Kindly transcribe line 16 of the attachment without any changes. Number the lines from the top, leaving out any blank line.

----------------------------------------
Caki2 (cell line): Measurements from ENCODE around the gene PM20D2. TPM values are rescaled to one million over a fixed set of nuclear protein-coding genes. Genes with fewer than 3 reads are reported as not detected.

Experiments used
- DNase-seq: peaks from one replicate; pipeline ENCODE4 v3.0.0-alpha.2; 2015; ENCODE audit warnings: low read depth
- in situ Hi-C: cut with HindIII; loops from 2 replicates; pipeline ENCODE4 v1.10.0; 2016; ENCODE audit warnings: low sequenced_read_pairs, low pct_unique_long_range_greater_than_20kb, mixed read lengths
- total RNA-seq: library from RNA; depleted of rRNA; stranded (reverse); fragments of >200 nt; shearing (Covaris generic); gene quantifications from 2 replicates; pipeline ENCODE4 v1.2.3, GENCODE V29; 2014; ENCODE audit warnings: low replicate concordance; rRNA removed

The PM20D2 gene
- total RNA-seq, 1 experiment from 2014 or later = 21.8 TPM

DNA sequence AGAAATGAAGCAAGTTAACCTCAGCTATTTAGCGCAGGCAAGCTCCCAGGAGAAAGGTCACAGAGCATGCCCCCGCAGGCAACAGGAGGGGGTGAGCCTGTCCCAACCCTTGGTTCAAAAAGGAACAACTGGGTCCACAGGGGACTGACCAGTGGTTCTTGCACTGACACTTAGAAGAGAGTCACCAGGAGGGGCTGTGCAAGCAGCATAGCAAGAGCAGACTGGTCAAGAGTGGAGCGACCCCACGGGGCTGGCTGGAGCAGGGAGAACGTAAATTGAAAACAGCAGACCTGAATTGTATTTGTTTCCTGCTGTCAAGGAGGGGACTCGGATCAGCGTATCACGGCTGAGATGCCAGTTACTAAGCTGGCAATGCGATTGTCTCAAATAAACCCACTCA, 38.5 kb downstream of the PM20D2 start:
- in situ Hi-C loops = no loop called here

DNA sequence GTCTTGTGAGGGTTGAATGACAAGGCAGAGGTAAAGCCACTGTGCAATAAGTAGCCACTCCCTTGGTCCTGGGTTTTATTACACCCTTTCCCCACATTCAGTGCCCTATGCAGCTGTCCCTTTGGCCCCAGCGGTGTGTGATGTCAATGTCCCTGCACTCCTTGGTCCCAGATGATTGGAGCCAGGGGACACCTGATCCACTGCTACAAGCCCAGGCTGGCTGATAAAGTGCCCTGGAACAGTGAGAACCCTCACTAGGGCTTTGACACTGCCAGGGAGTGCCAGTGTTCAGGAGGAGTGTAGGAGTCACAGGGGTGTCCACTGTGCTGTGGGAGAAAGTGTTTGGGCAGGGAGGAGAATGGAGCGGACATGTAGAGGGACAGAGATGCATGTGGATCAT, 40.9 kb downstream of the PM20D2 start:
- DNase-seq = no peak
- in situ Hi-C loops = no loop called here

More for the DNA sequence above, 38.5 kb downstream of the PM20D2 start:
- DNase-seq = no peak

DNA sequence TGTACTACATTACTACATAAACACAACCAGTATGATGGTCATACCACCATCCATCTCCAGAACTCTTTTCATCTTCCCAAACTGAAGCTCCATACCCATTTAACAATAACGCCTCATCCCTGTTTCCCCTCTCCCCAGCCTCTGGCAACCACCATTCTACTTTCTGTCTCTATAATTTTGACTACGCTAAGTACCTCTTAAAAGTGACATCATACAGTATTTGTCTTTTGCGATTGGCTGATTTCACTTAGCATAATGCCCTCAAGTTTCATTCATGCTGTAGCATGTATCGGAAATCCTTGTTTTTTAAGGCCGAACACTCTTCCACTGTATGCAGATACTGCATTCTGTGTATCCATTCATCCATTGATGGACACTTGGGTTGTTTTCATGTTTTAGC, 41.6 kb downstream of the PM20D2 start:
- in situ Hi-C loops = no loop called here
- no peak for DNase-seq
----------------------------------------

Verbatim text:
- in situ Hi-C loops = no loop called here